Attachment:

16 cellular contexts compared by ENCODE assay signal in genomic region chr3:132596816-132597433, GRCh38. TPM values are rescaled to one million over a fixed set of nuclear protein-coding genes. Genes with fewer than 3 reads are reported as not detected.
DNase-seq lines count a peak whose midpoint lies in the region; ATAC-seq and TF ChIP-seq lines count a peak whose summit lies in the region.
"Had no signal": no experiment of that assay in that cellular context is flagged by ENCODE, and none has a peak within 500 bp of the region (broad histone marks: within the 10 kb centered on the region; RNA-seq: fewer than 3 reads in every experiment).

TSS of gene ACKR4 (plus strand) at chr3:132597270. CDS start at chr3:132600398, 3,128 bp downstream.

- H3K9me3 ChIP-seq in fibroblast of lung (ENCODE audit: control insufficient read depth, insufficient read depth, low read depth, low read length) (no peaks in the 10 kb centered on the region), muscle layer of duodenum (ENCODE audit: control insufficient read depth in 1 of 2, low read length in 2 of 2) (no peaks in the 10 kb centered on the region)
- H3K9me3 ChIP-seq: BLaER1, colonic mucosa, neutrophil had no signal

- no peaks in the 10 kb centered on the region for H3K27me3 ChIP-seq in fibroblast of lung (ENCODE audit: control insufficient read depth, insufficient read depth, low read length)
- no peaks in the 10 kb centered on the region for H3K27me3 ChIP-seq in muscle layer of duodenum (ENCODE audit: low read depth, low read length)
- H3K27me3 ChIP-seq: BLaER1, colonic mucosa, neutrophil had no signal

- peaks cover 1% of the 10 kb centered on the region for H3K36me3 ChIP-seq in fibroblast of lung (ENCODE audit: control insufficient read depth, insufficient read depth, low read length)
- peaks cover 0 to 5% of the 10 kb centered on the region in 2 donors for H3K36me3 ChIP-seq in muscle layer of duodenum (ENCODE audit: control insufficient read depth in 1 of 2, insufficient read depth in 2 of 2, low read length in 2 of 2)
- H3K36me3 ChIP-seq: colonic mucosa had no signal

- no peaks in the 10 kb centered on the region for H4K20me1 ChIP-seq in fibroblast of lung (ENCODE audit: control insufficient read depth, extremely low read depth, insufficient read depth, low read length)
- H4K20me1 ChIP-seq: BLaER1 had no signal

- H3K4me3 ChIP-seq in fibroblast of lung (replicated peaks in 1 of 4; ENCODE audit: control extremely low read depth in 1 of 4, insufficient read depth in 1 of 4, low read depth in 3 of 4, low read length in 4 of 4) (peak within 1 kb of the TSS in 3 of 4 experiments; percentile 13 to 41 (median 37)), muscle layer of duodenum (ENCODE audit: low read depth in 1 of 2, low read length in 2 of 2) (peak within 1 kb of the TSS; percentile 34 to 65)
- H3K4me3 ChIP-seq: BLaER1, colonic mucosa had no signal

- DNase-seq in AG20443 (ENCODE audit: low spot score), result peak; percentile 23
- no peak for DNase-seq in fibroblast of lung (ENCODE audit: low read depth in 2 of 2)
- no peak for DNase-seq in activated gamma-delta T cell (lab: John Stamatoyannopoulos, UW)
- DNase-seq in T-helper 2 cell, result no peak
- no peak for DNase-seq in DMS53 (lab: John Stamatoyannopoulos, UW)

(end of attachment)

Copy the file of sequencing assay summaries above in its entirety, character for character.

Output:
16 cellular contexts compared by ENCODE assay signal in genomic region chr3:132596816-132597433, GRCh38. TPM values are rescaled to one million over a fixed set of nuclear protein-coding genes. Genes with fewer than 3 reads are reported as not detected.
DNase-seq lines count a peak whose midpoint lies in the region; ATAC-seq and TF ChIP-seq lines count a peak whose summit lies in the region.
"Had no signal": no experiment of that assay in that cellular context is flagged by ENCODE, and none has a peak within 500 bp of the region (broad histone marks: within the 10 kb centered on the region; RNA-seq: fewer than 3 reads in every experiment).

TSS of gene ACKR4 (plus strand) at chr3:132597270. CDS start at chr3:132600398, 3,128 bp downstream.

- H3K9me3 ChIP-seq in fibroblast of lung (ENCODE audit: control insufficient read depth, insufficient read depth, low read depth, low read length) (no peaks in the 10 kb centered on the region), muscle layer of duodenum (ENCODE audit: control insufficient read depth in 1 of 2, low read length in 2 of 2) (no peaks in the 10 kb centered on the region)
- H3K9me3 ChIP-seq: BLaER1, colonic mucosa, neutrophil had no signal

- no peaks in the 10 kb centered on the region for H3K27me3 ChIP-seq in fibroblast of lung (ENCODE audit: control insufficient read depth, insufficient read depth, low read length)
- no peaks in the 10 kb centered on the region for H3K27me3 ChIP-seq in muscle layer of duodenum (ENCODE audit: low read depth, low read length)
- H3K27me3 ChIP-seq: BLaER1, colonic mucosa, neutrophil had no signal

- peaks cover 1% of the 10 kb centered on the region for H3K36me3 ChIP-seq in fibroblast of lung (ENCODE audit: control insufficient read depth, insufficient read depth, low read length)
- peaks cover 0 to 5% of the 10 kb centered on the region in 2 donors for H3K36me3 ChIP-seq in muscle layer of duodenum (ENCODE audit: control insufficient read depth in 1 of 2, insufficient read depth in 2 of 2, low read length in 2 of 2)
- H3K36me3 ChIP-seq: colonic mucosa had no signal

- no peaks in the 10 kb centered on the region for H4K20me1 ChIP-seq in fibroblast of lung (ENCODE audit: control insufficient read depth, extremely low read depth, insufficient read depth, low read length)
- H4K20me1 ChIP-seq: BLaER1 had no signal

- H3K4me3 ChIP-seq in fibroblast of lung (replicated peaks in 1 of 4; ENCODE audit: control extremely low read depth in 1 of 4, insufficient read depth in 1 of 4, low read depth in 3 of 4, low read length in 4 of 4) (peak within 1 kb of the TSS in 3 of 4 experiments; percentile 13 to 41 (median 37)), muscle layer of duodenum (ENCODE audit: low read depth in 1 of 2, low read length in 2 of 2) (peak within 1 kb of the TSS; percentile 34 to 65)
- H3K4me3 ChIP-seq: BLaER1, colonic mucosa had no signal

- DNase-seq in AG20443 (ENCODE audit: low spot score), result peak; percentile 23
- no peak for DNase-seq in fibroblast of lung (ENCODE audit: low read depth in 2 of 2)
- no peak for DNase-seq in activated gamma-delta T cell (lab: John Stamatoyannopoulos, UW)
- DNase-seq in T-helper 2 cell, result no peak
- no peak for DNase-seq in DMS53 (lab: John Stamatoyannopoulos, UW)